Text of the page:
Our lovely model is wearing the shirt that I made as a gift for all the folks I'm meeting in San Diego that have had a hand in 100 Girls success. The shirts also come in black with white type. They are a wonder to behold. No, I won't be making any more, than you for your interest.
OK, Let me try this again. Even getting about five hours of sleep makes the world a little more understandable. And here's the thing: half the decisions about what movies will get made and eventually show up in your local cine-plex, they get made here in San Diego during the con. That means that the American entertainment industry is running on four hours of sleep and is fueled by over-priced alcohol. Think about that the next time you're plunking down ten dollars to watch a movie.
Anyway, I'm going to try to do this as linearly as possible so as not to get derailed. Again, the atmosphere at the show seems to prohibit clear thought. I can only write this because I'm outside the one-mile wide zone of influence.
Tuesday saw me get into town a little late. The plan sat on the tarmac for around an hour. This was a cause for much complaining until I started to hear other folks' travel horror stories. All one needs to stop whining is a little perspective. I will complain about my poor planning, however. Once in town, I went to the hotel, checked in, freshened up, then went and retrieved the boxes I'd shipped to myself. More than fifty pounds of awkward boxes, my backpack, and me. I hit several people in the head with the box containing the banner as I walked along and get apologizing. I thought one mom was going to rip my throat out when I pumped her girl. Thankfully the crowds that already clogged the sidewalks made pursuit difficult.
A security guard let me set the boxes down near him while I negotiated the check-in process. This process was time-consuming, but seamless. Then on to the convention floor and my first crisis. You see, I had gone along planning that the table we'd be at was eight feet long. I designed out banner to be that long, had ordered a backing that length to go behind us (for the banner). Problem was, the table is only six feet long. So we nixed the backing (and got a complete refund, thanks Freeman!), and the folks behind us let us hang the banner off their steel pipe display. You can't see the whole banner, but the logo is prominently displayed. See photo.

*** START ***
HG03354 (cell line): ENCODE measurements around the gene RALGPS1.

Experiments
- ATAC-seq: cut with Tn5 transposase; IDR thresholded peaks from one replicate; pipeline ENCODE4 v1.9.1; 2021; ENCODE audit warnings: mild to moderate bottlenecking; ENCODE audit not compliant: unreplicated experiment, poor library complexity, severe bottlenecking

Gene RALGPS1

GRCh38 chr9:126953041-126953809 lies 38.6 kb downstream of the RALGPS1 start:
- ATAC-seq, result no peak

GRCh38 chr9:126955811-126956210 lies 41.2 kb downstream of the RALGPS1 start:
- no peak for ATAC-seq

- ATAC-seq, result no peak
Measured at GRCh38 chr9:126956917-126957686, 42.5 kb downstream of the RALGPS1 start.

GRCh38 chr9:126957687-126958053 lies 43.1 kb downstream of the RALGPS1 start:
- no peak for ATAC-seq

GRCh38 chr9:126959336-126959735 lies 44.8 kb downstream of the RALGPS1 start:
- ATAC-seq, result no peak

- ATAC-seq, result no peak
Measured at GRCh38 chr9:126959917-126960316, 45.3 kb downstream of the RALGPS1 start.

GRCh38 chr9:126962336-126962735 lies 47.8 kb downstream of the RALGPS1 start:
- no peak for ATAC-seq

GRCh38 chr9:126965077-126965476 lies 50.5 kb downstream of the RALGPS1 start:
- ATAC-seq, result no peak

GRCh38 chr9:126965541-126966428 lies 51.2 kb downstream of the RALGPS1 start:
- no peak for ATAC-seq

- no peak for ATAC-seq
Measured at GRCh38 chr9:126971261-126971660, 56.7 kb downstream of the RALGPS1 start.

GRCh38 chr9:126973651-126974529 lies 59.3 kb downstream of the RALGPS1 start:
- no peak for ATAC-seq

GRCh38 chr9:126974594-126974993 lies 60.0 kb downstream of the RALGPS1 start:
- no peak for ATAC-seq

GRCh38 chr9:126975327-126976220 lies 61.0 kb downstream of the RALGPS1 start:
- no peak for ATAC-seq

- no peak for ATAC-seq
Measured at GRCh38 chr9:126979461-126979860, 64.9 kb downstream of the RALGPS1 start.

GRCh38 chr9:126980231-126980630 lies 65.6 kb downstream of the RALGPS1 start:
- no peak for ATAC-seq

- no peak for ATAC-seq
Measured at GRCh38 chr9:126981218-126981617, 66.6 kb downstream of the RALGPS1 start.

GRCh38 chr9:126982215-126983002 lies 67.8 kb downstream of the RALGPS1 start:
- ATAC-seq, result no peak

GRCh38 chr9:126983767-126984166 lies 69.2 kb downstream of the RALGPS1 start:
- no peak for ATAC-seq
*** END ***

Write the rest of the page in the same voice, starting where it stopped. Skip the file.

Set up was easy. Mostly just me and Todd throwing things on the table and moving them around until they had some sort of pleasing semblance of order. We got done pretty much right when the doors for Preview night opened. So then all we had to do was sit back and try to give off the whiff of desperation. That first night, we made a few sales and talked to a few people, but the crowd on Wednesday night is a different animal than the crowd on other days. You can only get in on Wednesday night if you've bought a pass for the entire four days of the convention. If you are that hard core, then ou have planned your visit. You know exactly what booths are giving away exactly what exclusives. And you are making a bee-line for those locales/events/items. Folks like Todd and me, and nearly everyone else in the small press area, have no con exclusives that got listed in the program, so we just get those few folks who want to meander through the hall when it is relatively free of crowds.
After the show, a large group of us went to dinner. Todd's and my friends, Will and Kristin Miller joined us, which was nice. The Miller's are some of those friends that I see only at the show and they are truly one of the reasons I come down. I felt a little bad because for a while, Todd and I got caught up in conversation with Sean, our publisher about this thing. About which I can't talk yet. So we spent a few minutes having this cryptic talk that excluded the two of them and we couldn't really explain it to them. Other than that, the dinner was great. And we were in bed fairly early.
That catches us up to the first day and seems a good place to stop. More later.